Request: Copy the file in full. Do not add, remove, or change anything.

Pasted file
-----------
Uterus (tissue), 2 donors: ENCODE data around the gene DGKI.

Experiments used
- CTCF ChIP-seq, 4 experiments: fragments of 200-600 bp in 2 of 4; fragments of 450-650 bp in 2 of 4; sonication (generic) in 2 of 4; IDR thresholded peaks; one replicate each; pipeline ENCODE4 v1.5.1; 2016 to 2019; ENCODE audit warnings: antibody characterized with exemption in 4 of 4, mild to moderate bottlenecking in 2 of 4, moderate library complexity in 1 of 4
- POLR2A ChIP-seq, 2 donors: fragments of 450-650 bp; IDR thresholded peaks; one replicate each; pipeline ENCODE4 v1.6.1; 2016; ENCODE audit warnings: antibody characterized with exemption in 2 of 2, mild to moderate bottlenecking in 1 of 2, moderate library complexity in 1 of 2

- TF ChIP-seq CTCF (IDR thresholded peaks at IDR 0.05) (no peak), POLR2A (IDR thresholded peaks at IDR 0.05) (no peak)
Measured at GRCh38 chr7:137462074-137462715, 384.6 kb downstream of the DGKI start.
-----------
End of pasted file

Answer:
Uterus (tissue), 2 donors: ENCODE data around the gene DGKI.

Experiments used
- CTCF ChIP-seq, 4 experiments: fragments of 200-600 bp in 2 of 4; fragments of 450-650 bp in 2 of 4; sonication (generic) in 2 of 4; IDR thresholded peaks; one replicate each; pipeline ENCODE4 v1.5.1; 2016 to 2019; ENCODE audit warnings: antibody characterized with exemption in 4 of 4, mild to moderate bottlenecking in 2 of 4, moderate library complexity in 1 of 4
- POLR2A ChIP-seq, 2 donors: fragments of 450-650 bp; IDR thresholded peaks; one replicate each; pipeline ENCODE4 v1.6.1; 2016; ENCODE audit warnings: antibody characterized with exemption in 2 of 2, mild to moderate bottlenecking in 1 of 2, moderate library complexity in 1 of 2

- TF ChIP-seq CTCF (IDR thresholded peaks at IDR 0.05) (no peak), POLR2A (IDR thresholded peaks at IDR 0.05) (no peak)
Measured at GRCh38 chr7:137462074-137462715, 384.6 kb downstream of the DGKI start.